Died October 5th 1849
Above: Emma, the third child born to Julia after her husband’s death, 10 years before
George Pike was born in 1822 and died in the 1849 outbreak, aged only 27. Because his father, also George, was a “ community-spirited man’, however we know more about this family, than many other victims of the cholera.
Young George was born to George Pike and his wife Catherine (Nesbit) in 1822. His father was born in Wooler in 1795 and baptised in the Presbyterian Chapel there, on 6th September 1795. He was the son of Edward and Margaret Pike. Young George’s mother, Catherine was born in Harbottle, just south of the Scottish Border, now in the Northumberland National Park. She was baptised on 13/12/1800 to George and Catherine Nesbit. The sponsors at her christening were The Honourable James and Mary Dormer, and it took place in the Catholic Church of St Mary’s, now the Bailiffgate Museum, Alnwick.
The only marriage record we could find for a Catherine Nesbit and a George Pike was in Alnwick on 15/6/1827, when little George was five ? On the 1841 census George Snr was living in Market Street, Alnwick with his wife Catherine ( both 40) and a daughter Elizabeth (20). He was a bookseller and Catherine was a grocer. In 1848, George was elected as an overseer of the poor of Alnwick.
Meanwhile George Jnr was living alone in rooms in Clayport Street, sharing a house with the Geggie family. He was working as a book binder. There was a thriving book printing trade in Alnwick at that time, but he could have been working for his father. ( See letter head over). George Jnr married Julia Rogerson at the register office in Alnwick, on 21st February 1846. They were living in Pottergate Row when their first child, Julia was born seven months later. Catherine was their second daughter born in 1848, and their third daughter Ann was born in 1850, after her father had died from Cholera on 5th October 1849. Poor Julia was left a widow with three small daughters.
The 1851 census, which carried more information that the first in 1841 tells us that Julia was now living with her three small daughters in Clayport St, near the junction with Dispensary St and running a grocer shop. Also in 1851 George Snr, now age 50, was living in Green Batt, with his wife, Catherine and niece Elizabeth, so Elizabeth was not their daughter after all, and she was born in Scotland.
On the 1852 voters list for Alnwick, George Pike was running an inn and was a bookseller, but he also owned a house in Hope Lane, perhaps this was really the house in Green Batt. George was a member of the “Oddfellows” in the Percy Lodge and belonged to the Northumberland Rifles, a company of volunteers, where he was a sergeant, despite being middle aged.
Catherine Pike died on the 8th July 1854 age 58, “much respected wife of book-seller Mr George Pike.” On the 1861 census George Pike was widowed living with a house keeper. He was still a bookseller and Inn keeper, probably the Queen’s Head in Market Street. George name was mentioned in a lot of inquests that were held in the Star Inn so he must have moved in the 1860s. This was probably after he had married again to Susan Coxon, the proprietor of the Star Inn. They married in Newcastle, on the 16th February 1862.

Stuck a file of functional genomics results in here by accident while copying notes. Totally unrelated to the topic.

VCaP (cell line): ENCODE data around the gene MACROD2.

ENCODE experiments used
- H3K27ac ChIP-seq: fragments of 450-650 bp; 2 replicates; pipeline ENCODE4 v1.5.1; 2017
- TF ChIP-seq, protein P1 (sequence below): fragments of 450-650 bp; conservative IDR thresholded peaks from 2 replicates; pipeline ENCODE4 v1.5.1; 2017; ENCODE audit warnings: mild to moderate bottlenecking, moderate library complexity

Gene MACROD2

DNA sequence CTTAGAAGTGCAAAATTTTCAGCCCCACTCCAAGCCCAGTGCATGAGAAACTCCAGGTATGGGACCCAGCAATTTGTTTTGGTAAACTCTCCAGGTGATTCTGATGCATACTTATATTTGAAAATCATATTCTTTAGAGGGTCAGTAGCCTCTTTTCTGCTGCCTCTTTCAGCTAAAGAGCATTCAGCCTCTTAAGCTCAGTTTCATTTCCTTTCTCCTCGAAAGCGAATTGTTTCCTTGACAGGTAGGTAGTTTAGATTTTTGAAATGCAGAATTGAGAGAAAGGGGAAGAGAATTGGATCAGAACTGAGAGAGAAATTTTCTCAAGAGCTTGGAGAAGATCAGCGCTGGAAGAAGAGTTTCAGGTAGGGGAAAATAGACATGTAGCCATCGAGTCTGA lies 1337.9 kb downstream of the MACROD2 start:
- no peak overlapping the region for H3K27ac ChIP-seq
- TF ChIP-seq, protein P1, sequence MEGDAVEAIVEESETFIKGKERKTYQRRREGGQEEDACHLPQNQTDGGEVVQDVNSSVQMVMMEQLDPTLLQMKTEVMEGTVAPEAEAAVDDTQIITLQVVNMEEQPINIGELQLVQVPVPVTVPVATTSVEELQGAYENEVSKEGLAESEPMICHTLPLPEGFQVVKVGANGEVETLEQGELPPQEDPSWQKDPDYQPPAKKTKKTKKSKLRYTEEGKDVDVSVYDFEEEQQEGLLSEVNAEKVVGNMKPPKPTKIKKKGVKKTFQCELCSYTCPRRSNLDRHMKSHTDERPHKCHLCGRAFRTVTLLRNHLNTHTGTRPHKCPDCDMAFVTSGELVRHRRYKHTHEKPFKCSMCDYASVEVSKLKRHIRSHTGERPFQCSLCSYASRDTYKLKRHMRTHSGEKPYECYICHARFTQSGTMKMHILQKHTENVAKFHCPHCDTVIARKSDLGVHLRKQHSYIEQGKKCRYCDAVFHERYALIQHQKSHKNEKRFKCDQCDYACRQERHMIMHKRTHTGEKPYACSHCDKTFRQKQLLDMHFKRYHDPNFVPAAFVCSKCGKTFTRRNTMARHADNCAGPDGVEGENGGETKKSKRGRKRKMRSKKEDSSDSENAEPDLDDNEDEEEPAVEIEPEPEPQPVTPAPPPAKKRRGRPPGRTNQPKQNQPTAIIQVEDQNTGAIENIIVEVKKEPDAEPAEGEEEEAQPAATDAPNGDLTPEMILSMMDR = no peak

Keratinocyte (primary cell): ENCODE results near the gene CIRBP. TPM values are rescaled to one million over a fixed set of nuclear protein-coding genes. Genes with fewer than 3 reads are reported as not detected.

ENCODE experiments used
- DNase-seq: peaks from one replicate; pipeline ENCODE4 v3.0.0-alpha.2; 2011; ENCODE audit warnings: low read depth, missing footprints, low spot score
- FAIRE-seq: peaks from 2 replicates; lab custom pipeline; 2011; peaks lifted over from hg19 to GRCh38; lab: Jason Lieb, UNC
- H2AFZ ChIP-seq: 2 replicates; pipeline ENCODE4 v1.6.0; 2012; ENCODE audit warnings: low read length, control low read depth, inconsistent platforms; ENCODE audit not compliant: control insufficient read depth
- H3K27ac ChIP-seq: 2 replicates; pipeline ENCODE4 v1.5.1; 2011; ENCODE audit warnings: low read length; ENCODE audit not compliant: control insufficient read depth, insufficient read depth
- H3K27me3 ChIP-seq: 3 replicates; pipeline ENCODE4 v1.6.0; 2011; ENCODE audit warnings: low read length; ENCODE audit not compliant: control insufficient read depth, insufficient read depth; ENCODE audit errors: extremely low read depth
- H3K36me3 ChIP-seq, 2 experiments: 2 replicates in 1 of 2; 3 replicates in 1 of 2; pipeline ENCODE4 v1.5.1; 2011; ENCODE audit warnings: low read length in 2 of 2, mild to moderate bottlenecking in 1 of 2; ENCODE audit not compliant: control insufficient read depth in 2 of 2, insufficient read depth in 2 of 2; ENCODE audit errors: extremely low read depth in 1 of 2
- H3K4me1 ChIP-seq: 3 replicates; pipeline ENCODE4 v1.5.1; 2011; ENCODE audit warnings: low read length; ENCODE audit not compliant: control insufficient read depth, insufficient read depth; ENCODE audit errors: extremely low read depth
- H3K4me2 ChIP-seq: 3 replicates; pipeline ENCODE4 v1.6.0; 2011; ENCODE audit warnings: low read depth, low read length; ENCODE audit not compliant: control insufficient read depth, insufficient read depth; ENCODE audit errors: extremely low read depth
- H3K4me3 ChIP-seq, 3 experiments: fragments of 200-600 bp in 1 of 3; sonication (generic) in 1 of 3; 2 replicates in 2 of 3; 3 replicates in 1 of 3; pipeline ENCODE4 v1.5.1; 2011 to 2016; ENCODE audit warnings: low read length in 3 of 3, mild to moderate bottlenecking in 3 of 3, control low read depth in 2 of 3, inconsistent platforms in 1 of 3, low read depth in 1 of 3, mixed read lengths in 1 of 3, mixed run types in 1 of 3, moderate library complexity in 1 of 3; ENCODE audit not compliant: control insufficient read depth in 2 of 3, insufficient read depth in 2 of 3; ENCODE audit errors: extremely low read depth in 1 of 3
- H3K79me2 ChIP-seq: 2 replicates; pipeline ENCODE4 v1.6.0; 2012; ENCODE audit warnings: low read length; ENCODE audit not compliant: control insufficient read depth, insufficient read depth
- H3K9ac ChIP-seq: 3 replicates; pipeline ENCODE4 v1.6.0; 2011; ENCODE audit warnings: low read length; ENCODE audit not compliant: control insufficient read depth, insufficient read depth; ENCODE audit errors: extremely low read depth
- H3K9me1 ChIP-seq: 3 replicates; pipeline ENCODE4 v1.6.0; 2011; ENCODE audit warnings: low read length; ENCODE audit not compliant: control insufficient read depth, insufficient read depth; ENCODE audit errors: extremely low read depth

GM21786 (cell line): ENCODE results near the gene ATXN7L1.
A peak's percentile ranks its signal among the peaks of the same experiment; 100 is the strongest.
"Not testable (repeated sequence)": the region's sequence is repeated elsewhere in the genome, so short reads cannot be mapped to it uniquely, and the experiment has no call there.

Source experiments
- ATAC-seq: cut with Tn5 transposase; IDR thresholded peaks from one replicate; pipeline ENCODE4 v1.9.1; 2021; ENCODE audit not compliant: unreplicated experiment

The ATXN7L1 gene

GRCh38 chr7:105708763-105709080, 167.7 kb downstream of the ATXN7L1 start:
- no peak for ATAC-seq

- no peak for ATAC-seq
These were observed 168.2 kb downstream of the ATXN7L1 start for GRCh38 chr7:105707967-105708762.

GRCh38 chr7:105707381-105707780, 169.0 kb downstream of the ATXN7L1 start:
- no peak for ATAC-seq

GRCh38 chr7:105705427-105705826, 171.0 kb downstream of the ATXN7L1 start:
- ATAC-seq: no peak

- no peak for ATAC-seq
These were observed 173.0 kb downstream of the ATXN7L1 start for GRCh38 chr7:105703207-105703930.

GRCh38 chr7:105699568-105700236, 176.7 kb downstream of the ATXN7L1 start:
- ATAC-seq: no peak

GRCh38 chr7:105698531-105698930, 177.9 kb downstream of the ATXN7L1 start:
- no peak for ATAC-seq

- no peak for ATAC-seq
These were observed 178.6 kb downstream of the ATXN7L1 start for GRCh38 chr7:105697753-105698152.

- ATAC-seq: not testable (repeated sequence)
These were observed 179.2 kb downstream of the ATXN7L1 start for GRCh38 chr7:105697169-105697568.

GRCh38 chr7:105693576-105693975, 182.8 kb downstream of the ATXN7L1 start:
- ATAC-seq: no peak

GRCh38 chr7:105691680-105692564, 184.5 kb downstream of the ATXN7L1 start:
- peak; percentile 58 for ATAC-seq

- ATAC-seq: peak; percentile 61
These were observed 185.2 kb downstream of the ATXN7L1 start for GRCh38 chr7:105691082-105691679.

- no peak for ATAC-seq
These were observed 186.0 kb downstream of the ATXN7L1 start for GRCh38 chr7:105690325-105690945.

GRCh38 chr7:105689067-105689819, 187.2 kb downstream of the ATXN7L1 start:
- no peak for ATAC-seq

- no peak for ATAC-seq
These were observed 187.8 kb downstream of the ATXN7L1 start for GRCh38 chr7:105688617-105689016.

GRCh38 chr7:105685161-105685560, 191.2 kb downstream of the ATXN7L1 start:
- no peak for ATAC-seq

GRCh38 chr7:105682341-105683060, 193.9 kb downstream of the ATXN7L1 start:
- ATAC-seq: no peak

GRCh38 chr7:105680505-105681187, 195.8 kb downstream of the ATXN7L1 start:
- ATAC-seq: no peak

Later that year George was involved in plans to build a branch line of the railway between Alnwick and his home town of Wooler. He was a member of the Local Board of Health and involved in the Mechanics Institute, in Percy Street. He was the host of a special testimonial and dinner held in the Star Inn in 1868, in honour of Mr George Tate. Many of the town’s dignitaries attended including R Middlemas, FR Wilson and G Armstrong. His death at the Star Inn, Fenkle St was reported in the local paper on the 4th June 1870. The book shop he had run for over 40 years was a flourishing business, and was sold by his executors to Mr George Challoner of Newcastle.
George Jnr’s widow Julia meanwhile had increased her family, which must have caused raised eyebrows. By 1861 she had given birth to George Rogerson Pike (10/1852) and Mary Rogerson Pike (1/1856), Rogerson being her maiden name. There was no mention of the father’s name. In 1859 she also gave birth to Emma Rogerson Pike but Emma does not appear in any other records.
Julia married a William Tate in Newcastle in 1865 when she was 40 years old. He must have died as Julia married again in 1868 to a William Elliott. In 1871 Julia was living in Pauperhaugh, near Rothbury with two children Marcy (Mary?) Pike 16 and Bobrey (Barbara?) Tate 5. Julias third husband was a carrier. Julia ended up living with Barbara’s family, also called Tate. Barbara’s husband, Ralph Tate was a coal miner in County Durham.
What a chequered life Julia had led!